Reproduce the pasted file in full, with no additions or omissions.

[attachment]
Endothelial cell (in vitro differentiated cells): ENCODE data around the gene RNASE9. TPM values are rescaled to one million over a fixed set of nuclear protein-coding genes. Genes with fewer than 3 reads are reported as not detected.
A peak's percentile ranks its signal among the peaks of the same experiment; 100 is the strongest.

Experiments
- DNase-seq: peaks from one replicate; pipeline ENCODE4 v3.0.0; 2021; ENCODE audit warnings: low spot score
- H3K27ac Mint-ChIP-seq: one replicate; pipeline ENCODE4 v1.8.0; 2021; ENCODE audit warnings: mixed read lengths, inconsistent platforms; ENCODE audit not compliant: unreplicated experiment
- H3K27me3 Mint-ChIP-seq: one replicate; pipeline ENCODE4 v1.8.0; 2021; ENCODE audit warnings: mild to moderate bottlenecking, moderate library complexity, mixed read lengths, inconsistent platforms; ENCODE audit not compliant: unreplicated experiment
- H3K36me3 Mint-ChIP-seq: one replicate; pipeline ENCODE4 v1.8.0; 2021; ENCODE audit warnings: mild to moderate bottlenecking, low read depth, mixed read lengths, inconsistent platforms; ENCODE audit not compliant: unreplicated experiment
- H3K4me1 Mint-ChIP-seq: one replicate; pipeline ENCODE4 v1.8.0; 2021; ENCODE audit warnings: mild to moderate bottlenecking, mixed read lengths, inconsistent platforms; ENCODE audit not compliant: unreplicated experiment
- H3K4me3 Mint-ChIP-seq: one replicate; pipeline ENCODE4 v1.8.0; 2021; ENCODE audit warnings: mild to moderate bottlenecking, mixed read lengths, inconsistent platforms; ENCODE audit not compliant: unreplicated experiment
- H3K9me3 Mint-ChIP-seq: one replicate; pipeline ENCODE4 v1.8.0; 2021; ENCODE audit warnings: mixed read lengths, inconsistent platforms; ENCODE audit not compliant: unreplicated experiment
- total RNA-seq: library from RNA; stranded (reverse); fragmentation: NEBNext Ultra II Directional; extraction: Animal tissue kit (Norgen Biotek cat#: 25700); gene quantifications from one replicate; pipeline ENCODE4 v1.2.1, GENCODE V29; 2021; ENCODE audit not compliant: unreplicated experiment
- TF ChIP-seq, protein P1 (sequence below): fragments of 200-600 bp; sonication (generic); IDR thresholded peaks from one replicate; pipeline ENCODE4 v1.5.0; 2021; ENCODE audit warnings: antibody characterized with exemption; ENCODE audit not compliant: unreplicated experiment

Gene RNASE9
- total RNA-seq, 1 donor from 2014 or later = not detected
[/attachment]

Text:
Endothelial cell (in vitro differentiated cells): ENCODE data around the gene RNASE9. TPM values are rescaled to one million over a fixed set of nuclear protein-coding genes. Genes with fewer than 3 reads are reported as not detected.
A peak's percentile ranks its signal among the peaks of the same experiment; 100 is the strongest.

Experiments
- DNase-seq: peaks from one replicate; pipeline ENCODE4 v3.0.0; 2021; ENCODE audit warnings: low spot score
- H3K27ac Mint-ChIP-seq: one replicate; pipeline ENCODE4 v1.8.0; 2021; ENCODE audit warnings: mixed read lengths, inconsistent platforms; ENCODE audit not compliant: unreplicated experiment
- H3K27me3 Mint-ChIP-seq: one replicate; pipeline ENCODE4 v1.8.0; 2021; ENCODE audit warnings: mild to moderate bottlenecking, moderate library complexity, mixed read lengths, inconsistent platforms; ENCODE audit not compliant: unreplicated experiment
- H3K36me3 Mint-ChIP-seq: one replicate; pipeline ENCODE4 v1.8.0; 2021; ENCODE audit warnings: mild to moderate bottlenecking, low read depth, mixed read lengths, inconsistent platforms; ENCODE audit not compliant: unreplicated experiment
- H3K4me1 Mint-ChIP-seq: one replicate; pipeline ENCODE4 v1.8.0; 2021; ENCODE audit warnings: mild to moderate bottlenecking, mixed read lengths, inconsistent platforms; ENCODE audit not compliant: unreplicated experiment
- H3K4me3 Mint-ChIP-seq: one replicate; pipeline ENCODE4 v1.8.0; 2021; ENCODE audit warnings: mild to moderate bottlenecking, mixed read lengths, inconsistent platforms; ENCODE audit not compliant: unreplicated experiment
- H3K9me3 Mint-ChIP-seq: one replicate; pipeline ENCODE4 v1.8.0; 2021; ENCODE audit warnings: mixed read lengths, inconsistent platforms; ENCODE audit not compliant: unreplicated experiment
- total RNA-seq: library from RNA; stranded (reverse); fragmentation: NEBNext Ultra II Directional; extraction: Animal tissue kit (Norgen Biotek cat#: 25700); gene quantifications from one replicate; pipeline ENCODE4 v1.2.1, GENCODE V29; 2021; ENCODE audit not compliant: unreplicated experiment
- TF ChIP-seq, protein P1 (sequence below): fragments of 200-600 bp; sonication (generic); IDR thresholded peaks from one replicate; pipeline ENCODE4 v1.5.0; 2021; ENCODE audit warnings: antibody characterized with exemption; ENCODE audit not compliant: unreplicated experiment

Gene RNASE9
- total RNA-seq, 1 donor from 2014 or later = not detected